Author Topic: Zoom G1Xon Multi-Effects Pedal  (Read 1070 times)

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Offline lisanagel59

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Zoom G1Xon Multi-Effects Pedal
« on: December 29, 2017, 05:30:40 pm »
I am trying some experimentation with my electric guitar.  I am a on about Stage 6 of Justin's beginning guitar course and have done some extra work outside his courses.  I had no idea what I was looking for and being a beginner, wasn't sure what to get. I LOVE this pedal.  It is great for beginners.  Introduces us beginners to effects/pedals before spending a huge amount on individual pedals.  It is lots of fun, has rhythms, looper, tuner and expression pedal.  Super easy to use. it has 75 pre-loaded effects and you can lots more of your own. Just wanted to share since it might help someone with a choice when shopping for effects pedals. 
Would love to hear other's experience with this pedal!

Offline bo-jingle

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Re: Zoom G1Xon Multi-Effects Pedal
« Reply #1 on: January 07, 2018, 05:25:25 pm »
I am after a multi-fx pedal and am looking at:
Digitech RP1000 (seems superseded out of existence)
Digitech RP360XP

Zoom G3XN


Boss GT-1
Boss ME-80

Line 6 Firehawk

I don't really know which one I will buy.

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Keep on jangling!

Offline DarrellW

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Re: Zoom G1Xon Multi-Effects Pedal
« Reply #2 on: January 07, 2018, 07:22:08 pm »
The problem with buying Multi fx is there is stuff on there you might never use, I’ve recently got a couple of Donner 7 function fx pedals after watching ‘Intheblue’s reviews on them. They are really good especially for the price and they are well made!
https://www.amazon.co.uk/gp/aw/s/ref=aw_s_fkmr0?rh=i%3Aaps%2Ck%3ADonner+pedals&keywords=Donner+pedals&ie=UTF8&qid=1515352376
Here’s one of the reviews, just look for the others if you are interested - this one is my favourite and was a must have 👍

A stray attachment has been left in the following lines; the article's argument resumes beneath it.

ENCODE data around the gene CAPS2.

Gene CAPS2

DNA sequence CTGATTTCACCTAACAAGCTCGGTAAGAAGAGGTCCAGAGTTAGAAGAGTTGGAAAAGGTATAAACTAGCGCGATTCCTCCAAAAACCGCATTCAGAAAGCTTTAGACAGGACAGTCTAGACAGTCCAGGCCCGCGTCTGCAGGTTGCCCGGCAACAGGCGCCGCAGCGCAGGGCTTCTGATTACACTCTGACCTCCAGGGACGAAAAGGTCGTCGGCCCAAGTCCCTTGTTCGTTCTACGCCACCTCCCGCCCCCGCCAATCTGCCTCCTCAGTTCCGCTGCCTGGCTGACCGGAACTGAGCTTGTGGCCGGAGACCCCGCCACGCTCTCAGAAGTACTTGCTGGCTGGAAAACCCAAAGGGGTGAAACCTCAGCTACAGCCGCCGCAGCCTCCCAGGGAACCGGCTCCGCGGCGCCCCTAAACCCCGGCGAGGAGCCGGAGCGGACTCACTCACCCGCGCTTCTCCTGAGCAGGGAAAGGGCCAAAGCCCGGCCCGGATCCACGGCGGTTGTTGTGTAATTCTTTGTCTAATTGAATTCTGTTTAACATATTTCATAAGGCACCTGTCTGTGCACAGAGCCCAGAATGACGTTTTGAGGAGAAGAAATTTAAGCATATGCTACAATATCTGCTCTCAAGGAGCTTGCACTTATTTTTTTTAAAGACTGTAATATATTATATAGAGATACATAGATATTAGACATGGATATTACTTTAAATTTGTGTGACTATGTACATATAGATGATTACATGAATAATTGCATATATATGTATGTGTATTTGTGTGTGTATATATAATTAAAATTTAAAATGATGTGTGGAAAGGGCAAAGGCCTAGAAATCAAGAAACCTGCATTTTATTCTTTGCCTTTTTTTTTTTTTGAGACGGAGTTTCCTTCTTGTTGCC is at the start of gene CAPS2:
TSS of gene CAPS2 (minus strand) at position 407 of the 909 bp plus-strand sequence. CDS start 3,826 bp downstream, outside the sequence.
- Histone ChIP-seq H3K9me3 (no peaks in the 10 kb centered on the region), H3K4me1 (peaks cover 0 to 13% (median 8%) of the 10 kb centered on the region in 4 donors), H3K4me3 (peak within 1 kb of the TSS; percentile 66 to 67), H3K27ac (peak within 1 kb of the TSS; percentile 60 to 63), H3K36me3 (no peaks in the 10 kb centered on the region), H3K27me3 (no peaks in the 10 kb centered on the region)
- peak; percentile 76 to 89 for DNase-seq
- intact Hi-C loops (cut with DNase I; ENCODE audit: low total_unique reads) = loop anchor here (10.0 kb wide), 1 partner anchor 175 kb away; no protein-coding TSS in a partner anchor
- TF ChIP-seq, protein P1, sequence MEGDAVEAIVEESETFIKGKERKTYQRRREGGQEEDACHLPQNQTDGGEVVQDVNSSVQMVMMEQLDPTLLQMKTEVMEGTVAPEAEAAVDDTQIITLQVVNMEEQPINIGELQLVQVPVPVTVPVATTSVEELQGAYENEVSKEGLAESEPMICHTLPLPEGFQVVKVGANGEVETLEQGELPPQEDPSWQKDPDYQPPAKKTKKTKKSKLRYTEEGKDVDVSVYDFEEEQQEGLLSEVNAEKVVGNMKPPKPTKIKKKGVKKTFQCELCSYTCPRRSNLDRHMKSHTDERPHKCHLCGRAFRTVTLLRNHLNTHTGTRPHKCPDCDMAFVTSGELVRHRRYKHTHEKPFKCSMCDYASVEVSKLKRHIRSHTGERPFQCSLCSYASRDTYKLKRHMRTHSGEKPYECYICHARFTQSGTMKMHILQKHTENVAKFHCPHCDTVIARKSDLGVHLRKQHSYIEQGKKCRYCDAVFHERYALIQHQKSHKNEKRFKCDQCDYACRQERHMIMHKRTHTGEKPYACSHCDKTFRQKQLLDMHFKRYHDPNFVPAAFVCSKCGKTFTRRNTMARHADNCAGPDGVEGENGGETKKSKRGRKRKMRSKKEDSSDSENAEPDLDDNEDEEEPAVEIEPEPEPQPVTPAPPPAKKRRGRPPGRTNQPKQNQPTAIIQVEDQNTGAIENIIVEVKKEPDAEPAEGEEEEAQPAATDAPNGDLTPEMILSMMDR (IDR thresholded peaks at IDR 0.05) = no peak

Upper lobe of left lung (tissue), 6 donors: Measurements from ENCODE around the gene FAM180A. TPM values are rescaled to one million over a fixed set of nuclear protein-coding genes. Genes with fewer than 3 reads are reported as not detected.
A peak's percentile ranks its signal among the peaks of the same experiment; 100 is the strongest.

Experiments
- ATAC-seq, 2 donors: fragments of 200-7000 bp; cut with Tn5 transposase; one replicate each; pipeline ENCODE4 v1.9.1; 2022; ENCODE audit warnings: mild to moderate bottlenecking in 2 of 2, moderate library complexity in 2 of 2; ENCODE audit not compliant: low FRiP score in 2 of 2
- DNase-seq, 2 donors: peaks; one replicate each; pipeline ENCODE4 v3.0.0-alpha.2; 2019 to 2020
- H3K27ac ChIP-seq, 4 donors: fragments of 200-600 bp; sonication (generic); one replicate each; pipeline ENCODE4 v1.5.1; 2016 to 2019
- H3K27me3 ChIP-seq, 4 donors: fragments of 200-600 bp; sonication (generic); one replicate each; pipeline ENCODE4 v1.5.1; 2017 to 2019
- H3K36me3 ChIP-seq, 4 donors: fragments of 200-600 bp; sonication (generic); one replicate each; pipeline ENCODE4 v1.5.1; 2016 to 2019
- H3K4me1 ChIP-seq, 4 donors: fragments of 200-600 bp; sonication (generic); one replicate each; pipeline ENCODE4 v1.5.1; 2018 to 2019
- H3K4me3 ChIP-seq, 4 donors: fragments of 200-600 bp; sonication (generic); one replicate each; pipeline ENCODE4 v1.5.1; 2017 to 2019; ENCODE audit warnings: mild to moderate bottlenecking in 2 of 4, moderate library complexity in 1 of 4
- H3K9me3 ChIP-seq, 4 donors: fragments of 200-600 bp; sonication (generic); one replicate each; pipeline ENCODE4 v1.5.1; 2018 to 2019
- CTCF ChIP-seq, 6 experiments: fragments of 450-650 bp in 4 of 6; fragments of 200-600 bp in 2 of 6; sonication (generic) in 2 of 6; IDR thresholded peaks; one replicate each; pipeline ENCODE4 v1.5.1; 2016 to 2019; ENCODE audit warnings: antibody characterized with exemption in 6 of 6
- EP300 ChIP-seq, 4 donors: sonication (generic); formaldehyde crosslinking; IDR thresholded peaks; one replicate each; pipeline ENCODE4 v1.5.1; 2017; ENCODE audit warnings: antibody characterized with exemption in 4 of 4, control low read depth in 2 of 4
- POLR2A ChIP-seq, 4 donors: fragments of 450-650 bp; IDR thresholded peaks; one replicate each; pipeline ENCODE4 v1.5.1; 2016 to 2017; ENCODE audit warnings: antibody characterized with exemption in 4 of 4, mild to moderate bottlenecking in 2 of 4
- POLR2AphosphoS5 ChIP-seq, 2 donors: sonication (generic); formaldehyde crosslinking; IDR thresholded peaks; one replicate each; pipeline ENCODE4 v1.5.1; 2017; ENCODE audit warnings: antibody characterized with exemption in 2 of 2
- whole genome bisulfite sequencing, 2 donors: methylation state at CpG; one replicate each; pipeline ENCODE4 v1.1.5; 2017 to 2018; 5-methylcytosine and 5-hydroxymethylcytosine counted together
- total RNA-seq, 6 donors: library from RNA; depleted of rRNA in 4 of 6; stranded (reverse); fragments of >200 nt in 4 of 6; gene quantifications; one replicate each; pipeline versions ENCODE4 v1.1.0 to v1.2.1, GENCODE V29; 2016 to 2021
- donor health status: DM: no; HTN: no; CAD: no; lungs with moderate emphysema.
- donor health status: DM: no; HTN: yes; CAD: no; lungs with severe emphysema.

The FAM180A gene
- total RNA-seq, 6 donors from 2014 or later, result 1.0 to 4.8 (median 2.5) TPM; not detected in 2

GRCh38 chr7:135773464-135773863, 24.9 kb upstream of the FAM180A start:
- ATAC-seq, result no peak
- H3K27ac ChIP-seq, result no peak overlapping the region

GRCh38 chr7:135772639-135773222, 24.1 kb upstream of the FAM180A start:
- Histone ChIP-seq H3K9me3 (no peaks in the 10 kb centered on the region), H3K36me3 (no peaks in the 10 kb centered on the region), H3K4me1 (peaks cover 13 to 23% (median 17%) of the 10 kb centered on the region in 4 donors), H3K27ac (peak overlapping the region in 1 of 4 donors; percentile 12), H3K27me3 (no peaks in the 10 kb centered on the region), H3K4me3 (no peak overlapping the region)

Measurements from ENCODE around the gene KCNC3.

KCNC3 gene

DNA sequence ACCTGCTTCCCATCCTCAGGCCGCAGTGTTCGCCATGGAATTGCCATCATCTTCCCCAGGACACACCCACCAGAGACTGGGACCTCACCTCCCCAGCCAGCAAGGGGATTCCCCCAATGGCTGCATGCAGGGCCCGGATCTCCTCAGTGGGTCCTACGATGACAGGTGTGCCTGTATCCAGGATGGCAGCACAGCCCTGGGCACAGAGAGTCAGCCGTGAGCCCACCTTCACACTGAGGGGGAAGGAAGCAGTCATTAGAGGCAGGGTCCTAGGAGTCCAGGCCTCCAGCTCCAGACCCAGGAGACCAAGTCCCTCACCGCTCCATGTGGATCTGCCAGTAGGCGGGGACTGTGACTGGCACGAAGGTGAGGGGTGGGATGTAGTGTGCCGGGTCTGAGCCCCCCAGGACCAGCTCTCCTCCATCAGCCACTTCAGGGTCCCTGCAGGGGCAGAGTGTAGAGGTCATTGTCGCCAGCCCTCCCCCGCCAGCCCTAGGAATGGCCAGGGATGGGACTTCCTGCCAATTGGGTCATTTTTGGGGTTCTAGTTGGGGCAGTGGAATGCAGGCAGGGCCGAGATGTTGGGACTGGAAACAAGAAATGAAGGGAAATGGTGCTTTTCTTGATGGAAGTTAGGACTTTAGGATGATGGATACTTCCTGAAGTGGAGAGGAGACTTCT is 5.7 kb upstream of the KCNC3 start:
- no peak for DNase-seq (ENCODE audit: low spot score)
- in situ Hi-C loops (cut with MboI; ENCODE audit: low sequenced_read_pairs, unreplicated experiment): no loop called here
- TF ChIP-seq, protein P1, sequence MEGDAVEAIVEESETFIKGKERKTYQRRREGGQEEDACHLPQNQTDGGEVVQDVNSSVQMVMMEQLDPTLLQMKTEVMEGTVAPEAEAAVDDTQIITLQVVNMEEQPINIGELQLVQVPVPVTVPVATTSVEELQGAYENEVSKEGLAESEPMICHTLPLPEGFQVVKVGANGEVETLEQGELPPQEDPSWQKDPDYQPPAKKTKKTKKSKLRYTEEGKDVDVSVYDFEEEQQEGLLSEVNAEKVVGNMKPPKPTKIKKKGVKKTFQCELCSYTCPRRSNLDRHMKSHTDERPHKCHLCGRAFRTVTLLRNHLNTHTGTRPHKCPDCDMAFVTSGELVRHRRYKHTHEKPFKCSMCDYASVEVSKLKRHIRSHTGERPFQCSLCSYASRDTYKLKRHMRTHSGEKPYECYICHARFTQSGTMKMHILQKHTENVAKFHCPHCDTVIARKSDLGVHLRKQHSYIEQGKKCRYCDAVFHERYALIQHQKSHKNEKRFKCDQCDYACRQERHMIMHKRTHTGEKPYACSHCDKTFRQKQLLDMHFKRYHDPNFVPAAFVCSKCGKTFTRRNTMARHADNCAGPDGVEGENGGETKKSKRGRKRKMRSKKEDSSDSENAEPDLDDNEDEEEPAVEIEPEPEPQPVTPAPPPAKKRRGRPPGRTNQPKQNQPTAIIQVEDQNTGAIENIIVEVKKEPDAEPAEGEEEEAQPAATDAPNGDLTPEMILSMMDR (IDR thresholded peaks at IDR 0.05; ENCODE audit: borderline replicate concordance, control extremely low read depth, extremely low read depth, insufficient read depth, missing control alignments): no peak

My singing sucks so I’m learning Guitar and Ukulele, it’s fun 🌟

Online Majik

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Re: Zoom G1Xon Multi-Effects Pedal
« Reply #3 on: January 07, 2018, 09:52:06 pm »
It depends on what you are after. Even if 80% of the effects don't get used on these pedals, they can still be a convenient way of setting up patches with different settings for different songs which can be selected at a tap of a pedal, rather than having to switch multiple pedals on/off or even having to mess around with pedal settings between songs.

They are also a great way to learn about effects and to work out which of the 20% are going to get used.

Personally, I wouldn't recommend individual pedals to a beginner or to anyone who was thinking about a multifx unit. Pedals are a very personal thing. Whatever you suggest, however, good, is highly likely to be the wrong thing for them. Ask 100 guitar players which individual pedal to buy and they will give you 200 different answers. It's doubtful they would even agree on which type of pedals to buy.

And setting up and powering a pedalboard with individual pedals can be a trial in itself.

A multifx unit is a great way to explore tones and to develop an understanding of what sort of sound you are after. At that point, they can go shopping for individual pedals (of they want) knowing what sort of thing they are looking for. Or, like many players who are wholly satisfied and comfortable with the technology, stick with multifx systems.

As for which one, that's largely preference, but a good point is that technology improves quite rapidly, and the newer the system the better the effects quality tends to be. Note that's not always true as companies like Line 6 tend to reserve the better technology for the top-of-the-range kit. So, for example, the Line 6 Amplifi range will not sound as good as the Helix.

But the Boss GT-1 uses the same generation of the "COSM" engine as the GT-100v2 which is relatively well regarded. The ME-80 has the older COSM technology which can still sound good, but generally isn't quite as good as the GT-100v2, nor does it have the range of effects or flexibility. For instance, on the GT interfaces you can control the order that effects are chained together, which can't be done on the ME-80.

Note that, even then, the GT-1 doesn't have all the same options as the GT-100v2 or GT-001. In particular you are limited to a single chain rather than the two effects chains on the GT-100v2 and GT-001. IoW it's a cut down version, but that also means it's easier to use.

I've heard good things about the Firehawk, and I believe it has the same engine as the Pod HD range, which are considered to be good.

The other things to consider is what you are using it for. The Zoom and the Digitech units have a drum machine and looper, which is great for practise use.